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Question DetailsAsked on 1/30/2017

Looking for cleaning service that cleans dirt out of basement after work done restoring crumbling walls.

We have been fixing crumbling walls in basement with plaster and have been trying to get rid of all of the dirt and dust from the concrete floors so we can paint them. There is no drain in basement floor so we need someone with equipment that can possibly do this quicker than we have been doing with shop vacs, etc.

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2 Answers


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Answered 3 years ago by Member Services


I would not expect this operation to exceed maybe 10-15 gallons of water - so wet and dry shop vac or gallon to five gallon buckets certainly sounds workable to me.

Certainly cheaper to DIY with shop vacs and buckets - but there are Construction Cleanup companies out there (not an Angies List category - google for that, then cross-check for ratings and reviews on Angies List) - some Housecleaning companies will also do that, as well as some handymen probably.

Also - though might not be willing to do the weak acid cleaning it really needs to remove the lime coating, a floor and carpoet cleaning company with power equipment.

Or go yourself (though machine probably would not like acid wash solution, but could use for prelim and final cleaning - rent a rug cleaning machine that also has hard-floor setting, for about $25-30 for a day. Could even do your carpets to remove tracked or blown-around plaster dust at same time - just be careful on hardwood or laminate floors, because that type of machine can easily get too much water into them - but fine for tile and hard surface sheet products and such.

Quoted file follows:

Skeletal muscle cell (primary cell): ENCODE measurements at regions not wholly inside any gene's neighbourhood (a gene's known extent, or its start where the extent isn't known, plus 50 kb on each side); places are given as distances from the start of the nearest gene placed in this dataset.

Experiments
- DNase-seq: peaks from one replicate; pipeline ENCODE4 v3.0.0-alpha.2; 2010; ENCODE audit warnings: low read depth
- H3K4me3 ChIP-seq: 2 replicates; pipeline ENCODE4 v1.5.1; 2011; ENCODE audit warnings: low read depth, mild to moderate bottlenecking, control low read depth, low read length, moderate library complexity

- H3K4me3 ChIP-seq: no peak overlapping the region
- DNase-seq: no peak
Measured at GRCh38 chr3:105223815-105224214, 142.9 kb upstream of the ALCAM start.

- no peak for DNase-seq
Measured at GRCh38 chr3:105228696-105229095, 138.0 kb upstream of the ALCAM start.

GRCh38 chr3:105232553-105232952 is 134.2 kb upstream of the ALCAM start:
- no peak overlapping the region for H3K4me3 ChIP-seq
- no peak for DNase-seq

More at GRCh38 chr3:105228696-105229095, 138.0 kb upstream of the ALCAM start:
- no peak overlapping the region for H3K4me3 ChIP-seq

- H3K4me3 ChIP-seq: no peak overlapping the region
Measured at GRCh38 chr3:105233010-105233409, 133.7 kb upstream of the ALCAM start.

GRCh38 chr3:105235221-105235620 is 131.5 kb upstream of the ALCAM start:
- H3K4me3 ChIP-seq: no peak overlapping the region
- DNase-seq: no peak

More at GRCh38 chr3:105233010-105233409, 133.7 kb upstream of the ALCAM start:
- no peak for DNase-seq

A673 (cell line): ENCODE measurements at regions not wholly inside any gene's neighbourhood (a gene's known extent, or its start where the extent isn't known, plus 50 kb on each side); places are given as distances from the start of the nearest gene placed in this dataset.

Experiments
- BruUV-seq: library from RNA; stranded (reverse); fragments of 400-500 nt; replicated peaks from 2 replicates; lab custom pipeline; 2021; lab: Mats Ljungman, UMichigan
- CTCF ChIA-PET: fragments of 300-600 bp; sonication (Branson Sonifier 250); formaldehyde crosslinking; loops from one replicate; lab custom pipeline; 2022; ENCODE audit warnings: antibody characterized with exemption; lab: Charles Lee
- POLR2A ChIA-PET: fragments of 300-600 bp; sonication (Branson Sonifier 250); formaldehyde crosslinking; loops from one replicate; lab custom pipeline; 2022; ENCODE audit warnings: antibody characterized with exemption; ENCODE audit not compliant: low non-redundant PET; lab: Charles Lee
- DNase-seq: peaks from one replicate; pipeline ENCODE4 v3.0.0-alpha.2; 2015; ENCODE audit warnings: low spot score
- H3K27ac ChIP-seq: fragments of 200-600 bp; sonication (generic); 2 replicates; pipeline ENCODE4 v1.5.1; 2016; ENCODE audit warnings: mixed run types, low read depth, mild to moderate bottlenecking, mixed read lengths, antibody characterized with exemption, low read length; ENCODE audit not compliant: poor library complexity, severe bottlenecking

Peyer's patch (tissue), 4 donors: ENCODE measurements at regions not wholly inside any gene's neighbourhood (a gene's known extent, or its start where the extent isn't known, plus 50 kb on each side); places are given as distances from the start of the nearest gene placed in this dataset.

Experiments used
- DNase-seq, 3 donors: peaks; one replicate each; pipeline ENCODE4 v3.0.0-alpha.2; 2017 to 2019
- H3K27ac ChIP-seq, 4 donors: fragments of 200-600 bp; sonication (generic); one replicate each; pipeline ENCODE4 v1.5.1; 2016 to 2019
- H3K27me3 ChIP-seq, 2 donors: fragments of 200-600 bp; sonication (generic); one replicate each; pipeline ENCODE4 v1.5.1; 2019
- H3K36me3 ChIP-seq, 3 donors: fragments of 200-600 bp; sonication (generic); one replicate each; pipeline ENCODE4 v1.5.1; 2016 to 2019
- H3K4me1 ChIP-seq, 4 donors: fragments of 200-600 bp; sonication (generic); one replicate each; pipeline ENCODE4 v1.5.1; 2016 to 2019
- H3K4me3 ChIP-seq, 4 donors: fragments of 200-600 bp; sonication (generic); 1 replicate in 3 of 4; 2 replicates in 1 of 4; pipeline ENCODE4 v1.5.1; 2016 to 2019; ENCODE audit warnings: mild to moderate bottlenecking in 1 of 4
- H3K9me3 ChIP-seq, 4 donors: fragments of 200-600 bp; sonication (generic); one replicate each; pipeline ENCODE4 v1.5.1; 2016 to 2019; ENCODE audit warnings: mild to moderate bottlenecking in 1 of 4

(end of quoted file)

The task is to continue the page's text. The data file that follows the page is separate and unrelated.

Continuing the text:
IF getting the floor professionally finished (especially if going to epoxy or urea coat it and not doing that yourself, that contractor may well shotblast or grind or acid-wash the surface to prep it anyway, so your cleaning (other than maybe using a drywall knife to pop up any clumps of plaster) might be for naught.

My suggestion - wet mopping with a self-wringing sponge mop (the kind with the handle that you grab and pull down against the sponge to wring it out over a bucket) or hands-and-knees sponge/brush and buckets - one bucket with the clean water (or maybe vinegar solution if removing drywall dust) and wring the sponge out into the other one so you are not putting the dirty (lime-laden) water back onto the floor. Oh - on the brush - "horse brush" works well for this, or a similar dense wire brush - look like this -

Maybe not the thing to discuss what you are using to repair the walls with since you are evidently done, but on the crumbling walls thing: if your plaster or drywall walls are crumbling, unless due to physical impacts, it is almost certainly due excess moisture, so fixing them with plaster or drywall compound would just be a short-term cosmetic repair, not a 'fix". If you actually meant a cement-based product, patching minor cracks or voids in poured concrete or concrete block walls, then no problem with that.

Answered 3 years ago by LCD

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